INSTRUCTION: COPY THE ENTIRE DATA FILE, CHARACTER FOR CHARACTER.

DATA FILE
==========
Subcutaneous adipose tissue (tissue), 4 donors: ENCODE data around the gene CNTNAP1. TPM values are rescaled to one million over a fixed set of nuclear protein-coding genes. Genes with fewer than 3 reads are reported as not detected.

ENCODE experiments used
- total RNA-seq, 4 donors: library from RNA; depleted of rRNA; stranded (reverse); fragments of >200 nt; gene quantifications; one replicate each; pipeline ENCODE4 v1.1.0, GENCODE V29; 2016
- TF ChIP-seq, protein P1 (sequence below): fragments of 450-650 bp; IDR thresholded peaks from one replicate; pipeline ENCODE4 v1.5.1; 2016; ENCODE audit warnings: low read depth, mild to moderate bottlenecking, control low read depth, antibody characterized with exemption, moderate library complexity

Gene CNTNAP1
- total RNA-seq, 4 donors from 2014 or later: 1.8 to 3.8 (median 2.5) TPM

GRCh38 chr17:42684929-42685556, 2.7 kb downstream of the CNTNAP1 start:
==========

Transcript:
Subcutaneous adipose tissue (tissue), 4 donors: ENCODE data around the gene CNTNAP1. TPM values are rescaled to one million over a fixed set of nuclear protein-coding genes. Genes with fewer than 3 reads are reported as not detected.

ENCODE experiments used
- total RNA-seq, 4 donors: library from RNA; depleted of rRNA; stranded (reverse); fragments of >200 nt; gene quantifications; one replicate each; pipeline ENCODE4 v1.1.0, GENCODE V29; 2016
- TF ChIP-seq, protein P1 (sequence below): fragments of 450-650 bp; IDR thresholded peaks from one replicate; pipeline ENCODE4 v1.5.1; 2016; ENCODE audit warnings: low read depth, mild to moderate bottlenecking, control low read depth, antibody characterized with exemption, moderate library complexity

Gene CNTNAP1
- total RNA-seq, 4 donors from 2014 or later: 1.8 to 3.8 (median 2.5) TPM

GRCh38 chr17:42684929-42685556, 2.7 kb downstream of the CNTNAP1 start: